Global law firm Shearman & Sterling publishes its sixth annual Antitrust Annual Report today. The 2018 Report discerns two key trends – a global resurgence of controls on foreign direct investment and the focus on ‘fairness’ developing in the European Union (EU).
The report also discusses various other important developments in international competition law enforcement.
A global resurgence of foreign direct investment controls
“A new U.S. Administration more assertive than previously anticipated, along with a wave of coming foreign investment control reform in Europe, means that corporations considering cross-border transactions in sensitive industries will need to prepare well and tread carefully,” says David Higbee, Global Antitrust Practice Group Leader.
Fairness in EU competition policy and enforcement
“Fairness has been the common theme in Commissioner Vestager’s tenure as Competition Commissioner,” says Matthew Readings, Global Antitrust Practice Group Leader. He adds, “arguably the focus on fairness has in some cases taken precedence over more ‘traditional’ competition principles and objectives of promoting consumer welfare and an efficient allocation of resources. I expect this trend to continue and companies with strong market positions in Europe ignore this enforcement perspective at their peril.”
We look at gun-jumping and procedural compliance in the EU, the U.S. and China. We explore the implications of the DOJ’s challenging Parker-Hannifin Corp.’s consummated acquisition of Clarcor. In its Dow/DuPont decision, the EC introduced a novel innovation theory of harm and the report assesses how this could impact companies whose business strategies are focused on innovation and R&D. In September 2017, the Court of Justice of the European Union issued an important judgment clarifying the application of the EU Merger Regulation to joint ventures (JVs). We look at what the ruling means in practice and compare it with the treatment of JVs in China and the United States. We also report on the DOJ reviewing its use of behavioral remedies and consider what it might mean for future mergers.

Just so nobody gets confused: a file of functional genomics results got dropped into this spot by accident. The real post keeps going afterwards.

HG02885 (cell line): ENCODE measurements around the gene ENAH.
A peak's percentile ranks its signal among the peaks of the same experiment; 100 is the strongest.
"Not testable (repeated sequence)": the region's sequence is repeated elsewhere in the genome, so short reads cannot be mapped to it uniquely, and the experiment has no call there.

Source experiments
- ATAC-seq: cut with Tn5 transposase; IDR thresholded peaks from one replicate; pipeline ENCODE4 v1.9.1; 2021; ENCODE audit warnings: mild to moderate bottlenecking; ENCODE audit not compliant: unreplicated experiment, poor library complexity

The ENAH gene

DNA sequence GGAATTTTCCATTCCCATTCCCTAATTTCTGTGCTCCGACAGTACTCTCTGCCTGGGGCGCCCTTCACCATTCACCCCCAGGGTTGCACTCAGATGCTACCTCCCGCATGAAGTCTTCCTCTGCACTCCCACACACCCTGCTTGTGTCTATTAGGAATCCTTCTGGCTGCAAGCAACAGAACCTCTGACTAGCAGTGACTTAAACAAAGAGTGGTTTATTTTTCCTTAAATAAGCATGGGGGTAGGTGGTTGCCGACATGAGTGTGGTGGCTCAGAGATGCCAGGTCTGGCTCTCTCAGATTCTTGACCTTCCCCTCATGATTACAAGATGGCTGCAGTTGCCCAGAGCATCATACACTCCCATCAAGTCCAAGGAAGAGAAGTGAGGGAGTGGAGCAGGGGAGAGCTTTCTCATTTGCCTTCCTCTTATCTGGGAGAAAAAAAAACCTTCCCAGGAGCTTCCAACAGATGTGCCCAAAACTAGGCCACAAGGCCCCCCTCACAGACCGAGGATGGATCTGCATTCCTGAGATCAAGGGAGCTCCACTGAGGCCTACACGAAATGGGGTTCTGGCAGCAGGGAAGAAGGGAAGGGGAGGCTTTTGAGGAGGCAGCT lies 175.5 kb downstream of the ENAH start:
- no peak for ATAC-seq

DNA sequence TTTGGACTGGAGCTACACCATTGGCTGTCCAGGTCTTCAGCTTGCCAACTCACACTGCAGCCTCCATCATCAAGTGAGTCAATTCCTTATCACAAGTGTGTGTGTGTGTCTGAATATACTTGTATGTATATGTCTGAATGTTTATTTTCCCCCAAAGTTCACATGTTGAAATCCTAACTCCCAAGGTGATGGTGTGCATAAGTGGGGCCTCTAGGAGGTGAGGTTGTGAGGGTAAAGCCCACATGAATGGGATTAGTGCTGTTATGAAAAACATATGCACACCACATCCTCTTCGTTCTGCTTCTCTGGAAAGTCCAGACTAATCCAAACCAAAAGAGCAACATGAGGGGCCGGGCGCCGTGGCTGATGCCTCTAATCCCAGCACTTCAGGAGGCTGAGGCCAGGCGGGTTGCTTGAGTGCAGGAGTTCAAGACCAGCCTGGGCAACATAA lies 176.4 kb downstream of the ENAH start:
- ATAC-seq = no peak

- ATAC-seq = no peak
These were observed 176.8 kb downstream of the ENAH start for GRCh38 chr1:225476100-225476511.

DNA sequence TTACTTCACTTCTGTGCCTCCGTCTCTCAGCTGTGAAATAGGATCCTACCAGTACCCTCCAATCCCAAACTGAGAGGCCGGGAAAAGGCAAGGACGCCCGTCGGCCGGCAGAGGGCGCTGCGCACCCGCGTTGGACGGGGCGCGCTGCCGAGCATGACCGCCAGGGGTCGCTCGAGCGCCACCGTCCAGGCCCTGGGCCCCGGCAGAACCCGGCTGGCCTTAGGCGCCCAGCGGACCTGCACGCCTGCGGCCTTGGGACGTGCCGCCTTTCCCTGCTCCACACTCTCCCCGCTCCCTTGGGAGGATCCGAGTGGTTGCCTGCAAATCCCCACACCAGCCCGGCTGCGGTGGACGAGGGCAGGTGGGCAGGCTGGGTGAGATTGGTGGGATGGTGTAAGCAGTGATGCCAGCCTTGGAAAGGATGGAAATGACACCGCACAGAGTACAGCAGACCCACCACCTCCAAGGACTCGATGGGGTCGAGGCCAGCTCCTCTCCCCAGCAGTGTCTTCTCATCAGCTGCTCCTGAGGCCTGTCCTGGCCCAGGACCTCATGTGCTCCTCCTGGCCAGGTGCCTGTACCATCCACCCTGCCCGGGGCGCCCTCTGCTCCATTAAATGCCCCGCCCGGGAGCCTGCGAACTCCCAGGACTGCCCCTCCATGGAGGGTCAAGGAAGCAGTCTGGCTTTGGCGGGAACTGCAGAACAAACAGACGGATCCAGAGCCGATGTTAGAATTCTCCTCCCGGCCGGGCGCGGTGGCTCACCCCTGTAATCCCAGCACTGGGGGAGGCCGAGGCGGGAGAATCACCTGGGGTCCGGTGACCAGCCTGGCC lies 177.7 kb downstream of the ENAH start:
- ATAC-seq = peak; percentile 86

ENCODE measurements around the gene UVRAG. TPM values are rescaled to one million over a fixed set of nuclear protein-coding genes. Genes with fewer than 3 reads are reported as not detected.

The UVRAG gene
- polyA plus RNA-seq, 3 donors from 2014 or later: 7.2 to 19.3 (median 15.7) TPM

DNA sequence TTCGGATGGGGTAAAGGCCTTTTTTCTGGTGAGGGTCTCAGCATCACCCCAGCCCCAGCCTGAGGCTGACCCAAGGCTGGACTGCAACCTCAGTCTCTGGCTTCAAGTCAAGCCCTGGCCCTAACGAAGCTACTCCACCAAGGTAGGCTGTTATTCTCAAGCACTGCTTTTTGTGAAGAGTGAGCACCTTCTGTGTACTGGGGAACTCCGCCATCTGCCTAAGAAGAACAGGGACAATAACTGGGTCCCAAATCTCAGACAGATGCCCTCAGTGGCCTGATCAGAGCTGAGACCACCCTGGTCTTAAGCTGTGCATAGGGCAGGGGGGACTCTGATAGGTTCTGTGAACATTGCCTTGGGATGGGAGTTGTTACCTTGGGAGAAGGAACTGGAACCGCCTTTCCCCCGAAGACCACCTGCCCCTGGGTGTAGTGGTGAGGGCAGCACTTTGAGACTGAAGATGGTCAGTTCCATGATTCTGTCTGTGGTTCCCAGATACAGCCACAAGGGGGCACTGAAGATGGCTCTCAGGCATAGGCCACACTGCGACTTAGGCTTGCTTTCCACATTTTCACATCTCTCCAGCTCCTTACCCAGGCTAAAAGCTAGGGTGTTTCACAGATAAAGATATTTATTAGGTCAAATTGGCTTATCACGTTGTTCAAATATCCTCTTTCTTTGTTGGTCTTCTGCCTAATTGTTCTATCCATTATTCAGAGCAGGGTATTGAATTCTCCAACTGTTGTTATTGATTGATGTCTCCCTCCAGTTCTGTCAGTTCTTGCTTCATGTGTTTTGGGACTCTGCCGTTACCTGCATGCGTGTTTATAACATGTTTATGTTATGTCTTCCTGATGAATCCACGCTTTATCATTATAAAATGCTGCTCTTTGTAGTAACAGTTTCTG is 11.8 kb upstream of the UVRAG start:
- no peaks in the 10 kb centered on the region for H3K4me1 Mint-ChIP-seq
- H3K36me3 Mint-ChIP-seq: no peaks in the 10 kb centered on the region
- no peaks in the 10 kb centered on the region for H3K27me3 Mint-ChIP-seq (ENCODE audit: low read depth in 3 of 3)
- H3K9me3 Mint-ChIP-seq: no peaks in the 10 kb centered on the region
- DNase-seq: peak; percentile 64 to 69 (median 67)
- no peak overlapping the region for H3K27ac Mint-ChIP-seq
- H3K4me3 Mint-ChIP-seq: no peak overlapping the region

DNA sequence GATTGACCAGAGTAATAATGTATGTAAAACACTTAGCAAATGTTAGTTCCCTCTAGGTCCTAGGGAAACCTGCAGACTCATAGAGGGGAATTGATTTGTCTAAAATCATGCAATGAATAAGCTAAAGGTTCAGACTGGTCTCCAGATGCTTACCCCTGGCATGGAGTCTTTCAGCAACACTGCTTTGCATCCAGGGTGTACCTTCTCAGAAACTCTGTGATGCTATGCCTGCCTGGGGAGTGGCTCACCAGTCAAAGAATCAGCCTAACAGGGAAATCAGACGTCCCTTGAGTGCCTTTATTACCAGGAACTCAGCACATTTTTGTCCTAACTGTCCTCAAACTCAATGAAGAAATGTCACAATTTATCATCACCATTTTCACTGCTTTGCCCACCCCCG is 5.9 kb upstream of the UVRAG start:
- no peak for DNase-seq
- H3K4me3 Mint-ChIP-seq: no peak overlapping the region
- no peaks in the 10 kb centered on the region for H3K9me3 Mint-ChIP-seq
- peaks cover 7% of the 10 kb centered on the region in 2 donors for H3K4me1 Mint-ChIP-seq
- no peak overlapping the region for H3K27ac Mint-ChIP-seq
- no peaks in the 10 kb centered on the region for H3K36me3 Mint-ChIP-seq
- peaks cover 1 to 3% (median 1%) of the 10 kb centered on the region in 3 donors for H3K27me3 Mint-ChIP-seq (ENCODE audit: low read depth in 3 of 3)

The EC has been very vocal about its concerns regarding the use of algorithms and artificial intelligence to engage in anti-competitive practices. The report explores possible scenarios and how an investigation would be approached.
We conduct an early review of antitrust enforcement under the Trump Administration and discuss Brexit and the implications on trade. With the EC’s increasing focus on the implementation and achievement of the Digital Single Market, distribution agreements in the online sale of goods are very much on competition authorities’ radars and the report explores the do’s and don’ts in the EU.
With European competition authorities increasingly investigating online platforms, we reflect on the novel questions this raises, especially when applying general principles. The EC and other EU national competition authorities are investigating multiple allegations of excessive pricing in the pharmaceutical industry. We take stock of the various investigations and assess the long-awaited Intel ruling for practical takeaways.
Given developments in U.S. reverse payment settlements in the pharmaceutical industry, we look at what to expect in the coming months. The FTC v. Qualcomm ruling upends the modern trend for U.S. courts to decline to order production in civil discovery of confidential submissions to foreign competition enforcement authorities on grounds of comity. We consider the impact on future cases and analyze the dispute between the U.S. Department of Justice and Broadcast Music Inc. over the licensing of fractional interests. We also report on the U.S. Supreme Court hearing of United States v. American Express, a key case for the application of the rule of reason and the analysis of markets in antitrust cases.
EU State aid
We assess the EC’s new approach to infrastructure aid and review the EC investigation of a U.K. tax exemption (the Group Financing Exemption) and explore possible consequences for affected parties.
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